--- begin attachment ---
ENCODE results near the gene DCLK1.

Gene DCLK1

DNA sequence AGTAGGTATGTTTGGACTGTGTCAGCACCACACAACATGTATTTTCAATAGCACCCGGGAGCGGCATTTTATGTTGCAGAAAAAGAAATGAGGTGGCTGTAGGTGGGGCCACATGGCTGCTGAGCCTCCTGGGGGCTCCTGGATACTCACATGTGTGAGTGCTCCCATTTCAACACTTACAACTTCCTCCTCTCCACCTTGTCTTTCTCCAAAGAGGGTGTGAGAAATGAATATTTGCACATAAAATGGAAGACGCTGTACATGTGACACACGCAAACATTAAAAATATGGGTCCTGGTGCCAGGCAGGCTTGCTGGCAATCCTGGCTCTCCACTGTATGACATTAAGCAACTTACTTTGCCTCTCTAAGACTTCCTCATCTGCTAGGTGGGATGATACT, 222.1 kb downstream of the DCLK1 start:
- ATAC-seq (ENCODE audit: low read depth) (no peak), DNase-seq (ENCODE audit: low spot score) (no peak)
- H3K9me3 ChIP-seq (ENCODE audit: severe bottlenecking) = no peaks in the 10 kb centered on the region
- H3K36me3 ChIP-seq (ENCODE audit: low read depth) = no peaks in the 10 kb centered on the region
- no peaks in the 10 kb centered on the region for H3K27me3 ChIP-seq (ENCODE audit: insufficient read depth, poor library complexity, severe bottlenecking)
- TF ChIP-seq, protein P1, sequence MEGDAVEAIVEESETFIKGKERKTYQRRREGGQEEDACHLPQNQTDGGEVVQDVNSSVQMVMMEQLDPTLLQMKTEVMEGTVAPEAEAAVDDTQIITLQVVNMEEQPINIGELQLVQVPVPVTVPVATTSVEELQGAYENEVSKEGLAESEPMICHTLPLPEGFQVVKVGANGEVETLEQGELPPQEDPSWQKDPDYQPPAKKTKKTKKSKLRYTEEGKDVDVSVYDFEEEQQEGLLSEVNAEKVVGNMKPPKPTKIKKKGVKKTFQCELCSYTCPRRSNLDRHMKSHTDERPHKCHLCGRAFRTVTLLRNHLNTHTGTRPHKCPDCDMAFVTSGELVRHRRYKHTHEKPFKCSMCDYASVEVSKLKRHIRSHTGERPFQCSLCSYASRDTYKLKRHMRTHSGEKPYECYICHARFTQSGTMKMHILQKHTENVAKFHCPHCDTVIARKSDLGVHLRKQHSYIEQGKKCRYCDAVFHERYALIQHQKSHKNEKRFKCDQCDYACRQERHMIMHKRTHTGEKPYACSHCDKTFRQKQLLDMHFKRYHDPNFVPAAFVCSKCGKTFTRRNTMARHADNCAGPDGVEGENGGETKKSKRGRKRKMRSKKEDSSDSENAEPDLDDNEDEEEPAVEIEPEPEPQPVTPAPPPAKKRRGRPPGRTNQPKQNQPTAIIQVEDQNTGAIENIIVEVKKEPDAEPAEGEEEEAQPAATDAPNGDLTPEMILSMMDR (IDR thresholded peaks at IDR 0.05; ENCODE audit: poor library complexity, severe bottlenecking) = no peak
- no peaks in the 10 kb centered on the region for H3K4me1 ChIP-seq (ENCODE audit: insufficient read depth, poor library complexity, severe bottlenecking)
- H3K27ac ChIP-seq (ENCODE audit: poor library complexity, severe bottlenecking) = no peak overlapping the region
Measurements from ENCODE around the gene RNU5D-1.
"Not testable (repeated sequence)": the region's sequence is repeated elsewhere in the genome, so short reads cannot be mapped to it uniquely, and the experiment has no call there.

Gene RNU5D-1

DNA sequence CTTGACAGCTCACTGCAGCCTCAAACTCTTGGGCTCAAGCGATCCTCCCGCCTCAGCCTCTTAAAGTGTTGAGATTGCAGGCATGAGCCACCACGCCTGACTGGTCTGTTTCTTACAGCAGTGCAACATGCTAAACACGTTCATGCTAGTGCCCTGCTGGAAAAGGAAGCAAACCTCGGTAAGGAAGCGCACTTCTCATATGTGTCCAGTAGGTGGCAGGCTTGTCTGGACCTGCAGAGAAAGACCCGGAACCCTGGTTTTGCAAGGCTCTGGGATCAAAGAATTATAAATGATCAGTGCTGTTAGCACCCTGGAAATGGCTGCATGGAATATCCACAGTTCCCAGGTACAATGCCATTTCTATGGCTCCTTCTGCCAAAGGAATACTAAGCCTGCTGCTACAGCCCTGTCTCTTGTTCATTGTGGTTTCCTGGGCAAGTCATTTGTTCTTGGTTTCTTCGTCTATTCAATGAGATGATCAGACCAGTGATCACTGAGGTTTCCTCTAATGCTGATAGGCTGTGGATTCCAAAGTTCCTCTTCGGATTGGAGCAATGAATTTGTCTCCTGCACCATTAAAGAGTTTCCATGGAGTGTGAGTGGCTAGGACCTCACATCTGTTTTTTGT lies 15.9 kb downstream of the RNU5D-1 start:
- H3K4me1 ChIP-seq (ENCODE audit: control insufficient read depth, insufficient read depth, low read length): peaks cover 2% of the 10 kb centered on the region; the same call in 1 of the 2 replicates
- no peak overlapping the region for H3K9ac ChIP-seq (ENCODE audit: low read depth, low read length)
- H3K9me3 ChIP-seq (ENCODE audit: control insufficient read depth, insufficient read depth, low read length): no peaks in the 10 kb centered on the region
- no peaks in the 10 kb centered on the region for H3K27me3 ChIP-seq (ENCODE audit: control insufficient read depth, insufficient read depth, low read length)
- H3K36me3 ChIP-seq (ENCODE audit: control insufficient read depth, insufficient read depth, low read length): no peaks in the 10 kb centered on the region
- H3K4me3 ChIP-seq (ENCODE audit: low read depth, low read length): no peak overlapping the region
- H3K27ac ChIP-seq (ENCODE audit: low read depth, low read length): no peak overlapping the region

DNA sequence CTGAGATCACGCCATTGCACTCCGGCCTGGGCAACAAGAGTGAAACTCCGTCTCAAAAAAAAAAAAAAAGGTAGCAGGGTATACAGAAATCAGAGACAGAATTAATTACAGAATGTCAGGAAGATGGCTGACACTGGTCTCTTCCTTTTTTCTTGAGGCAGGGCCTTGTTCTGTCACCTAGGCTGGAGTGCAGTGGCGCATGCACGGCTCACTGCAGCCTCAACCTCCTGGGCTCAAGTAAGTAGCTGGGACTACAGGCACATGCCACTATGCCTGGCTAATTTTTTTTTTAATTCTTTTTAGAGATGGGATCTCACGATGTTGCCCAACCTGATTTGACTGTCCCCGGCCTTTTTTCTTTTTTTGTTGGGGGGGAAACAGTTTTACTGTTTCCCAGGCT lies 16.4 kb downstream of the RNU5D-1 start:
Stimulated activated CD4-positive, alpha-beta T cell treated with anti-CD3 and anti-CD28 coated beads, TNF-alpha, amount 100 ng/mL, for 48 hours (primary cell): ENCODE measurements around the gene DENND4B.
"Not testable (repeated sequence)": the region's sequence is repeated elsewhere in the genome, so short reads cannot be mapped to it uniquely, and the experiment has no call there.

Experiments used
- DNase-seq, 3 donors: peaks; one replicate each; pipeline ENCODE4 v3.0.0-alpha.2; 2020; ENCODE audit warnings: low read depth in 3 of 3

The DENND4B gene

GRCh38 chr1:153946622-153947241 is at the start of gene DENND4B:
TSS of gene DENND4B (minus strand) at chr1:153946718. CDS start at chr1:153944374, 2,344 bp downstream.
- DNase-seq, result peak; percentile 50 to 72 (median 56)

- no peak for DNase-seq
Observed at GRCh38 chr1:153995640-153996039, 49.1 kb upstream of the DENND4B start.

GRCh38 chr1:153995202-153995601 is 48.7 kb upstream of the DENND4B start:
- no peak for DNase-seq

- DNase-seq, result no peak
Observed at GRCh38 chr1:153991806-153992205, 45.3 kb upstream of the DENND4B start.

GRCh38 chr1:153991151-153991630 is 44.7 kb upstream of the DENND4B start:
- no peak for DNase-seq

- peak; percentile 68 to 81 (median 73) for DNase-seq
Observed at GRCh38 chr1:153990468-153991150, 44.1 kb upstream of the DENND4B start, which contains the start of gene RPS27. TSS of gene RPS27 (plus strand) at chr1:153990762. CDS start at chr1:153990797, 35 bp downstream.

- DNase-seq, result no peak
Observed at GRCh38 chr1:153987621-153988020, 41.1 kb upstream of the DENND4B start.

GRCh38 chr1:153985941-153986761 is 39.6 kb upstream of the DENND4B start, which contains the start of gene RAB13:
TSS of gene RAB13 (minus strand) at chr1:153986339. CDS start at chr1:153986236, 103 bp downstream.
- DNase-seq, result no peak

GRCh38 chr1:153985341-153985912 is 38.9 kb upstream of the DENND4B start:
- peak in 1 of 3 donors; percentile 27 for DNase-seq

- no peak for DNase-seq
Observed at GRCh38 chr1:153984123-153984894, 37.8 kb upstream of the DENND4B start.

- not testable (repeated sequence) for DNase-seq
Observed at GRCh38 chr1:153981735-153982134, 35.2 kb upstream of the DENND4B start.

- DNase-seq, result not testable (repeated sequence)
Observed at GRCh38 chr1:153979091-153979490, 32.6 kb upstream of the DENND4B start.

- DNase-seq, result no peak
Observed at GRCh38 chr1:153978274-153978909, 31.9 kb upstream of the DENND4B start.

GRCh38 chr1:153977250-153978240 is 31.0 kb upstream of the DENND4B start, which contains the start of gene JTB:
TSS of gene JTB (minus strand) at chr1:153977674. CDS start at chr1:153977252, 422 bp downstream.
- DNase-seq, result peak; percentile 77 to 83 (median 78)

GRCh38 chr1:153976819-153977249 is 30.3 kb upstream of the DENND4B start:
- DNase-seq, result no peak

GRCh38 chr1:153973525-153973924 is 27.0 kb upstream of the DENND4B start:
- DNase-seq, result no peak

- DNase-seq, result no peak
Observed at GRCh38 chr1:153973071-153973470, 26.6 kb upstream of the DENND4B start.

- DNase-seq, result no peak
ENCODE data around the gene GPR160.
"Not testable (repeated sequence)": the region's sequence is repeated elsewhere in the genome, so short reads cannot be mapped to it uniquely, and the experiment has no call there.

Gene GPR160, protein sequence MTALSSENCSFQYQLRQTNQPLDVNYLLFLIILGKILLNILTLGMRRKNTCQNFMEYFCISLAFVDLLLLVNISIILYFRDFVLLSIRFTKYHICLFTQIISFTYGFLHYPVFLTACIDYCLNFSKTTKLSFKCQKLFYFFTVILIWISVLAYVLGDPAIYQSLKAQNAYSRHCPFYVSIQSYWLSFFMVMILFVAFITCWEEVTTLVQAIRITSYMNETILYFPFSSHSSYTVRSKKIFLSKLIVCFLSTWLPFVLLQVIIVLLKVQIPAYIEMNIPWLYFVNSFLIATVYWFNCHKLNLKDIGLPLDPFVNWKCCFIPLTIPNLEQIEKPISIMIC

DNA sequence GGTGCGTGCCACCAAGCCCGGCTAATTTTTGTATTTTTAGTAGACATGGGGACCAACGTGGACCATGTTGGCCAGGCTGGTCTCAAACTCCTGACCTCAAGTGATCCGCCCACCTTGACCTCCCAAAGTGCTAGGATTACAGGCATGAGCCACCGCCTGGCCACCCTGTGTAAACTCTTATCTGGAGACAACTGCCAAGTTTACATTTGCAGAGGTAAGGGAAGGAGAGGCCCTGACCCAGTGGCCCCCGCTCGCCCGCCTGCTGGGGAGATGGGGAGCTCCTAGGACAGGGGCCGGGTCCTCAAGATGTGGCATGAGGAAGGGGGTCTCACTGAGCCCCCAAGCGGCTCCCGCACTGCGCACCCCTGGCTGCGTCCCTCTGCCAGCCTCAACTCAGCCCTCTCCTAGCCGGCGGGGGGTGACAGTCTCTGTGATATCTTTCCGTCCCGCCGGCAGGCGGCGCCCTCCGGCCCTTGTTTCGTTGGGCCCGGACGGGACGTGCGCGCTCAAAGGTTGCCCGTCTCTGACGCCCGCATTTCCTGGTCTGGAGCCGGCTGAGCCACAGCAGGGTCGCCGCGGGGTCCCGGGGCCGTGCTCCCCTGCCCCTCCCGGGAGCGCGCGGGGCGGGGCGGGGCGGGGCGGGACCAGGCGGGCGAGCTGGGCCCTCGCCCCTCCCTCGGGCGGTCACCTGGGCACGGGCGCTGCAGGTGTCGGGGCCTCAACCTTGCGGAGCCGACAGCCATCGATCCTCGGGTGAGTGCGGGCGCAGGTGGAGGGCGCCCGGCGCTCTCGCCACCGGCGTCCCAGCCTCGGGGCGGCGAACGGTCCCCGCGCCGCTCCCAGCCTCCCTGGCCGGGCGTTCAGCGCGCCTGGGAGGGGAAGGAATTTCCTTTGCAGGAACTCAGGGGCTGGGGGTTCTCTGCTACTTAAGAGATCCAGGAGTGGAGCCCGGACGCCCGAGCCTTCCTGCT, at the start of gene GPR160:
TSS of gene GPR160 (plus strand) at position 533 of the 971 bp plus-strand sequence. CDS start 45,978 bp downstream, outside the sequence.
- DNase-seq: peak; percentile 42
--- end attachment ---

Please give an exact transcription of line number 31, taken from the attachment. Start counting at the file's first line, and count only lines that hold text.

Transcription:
- no peak for DNase-seq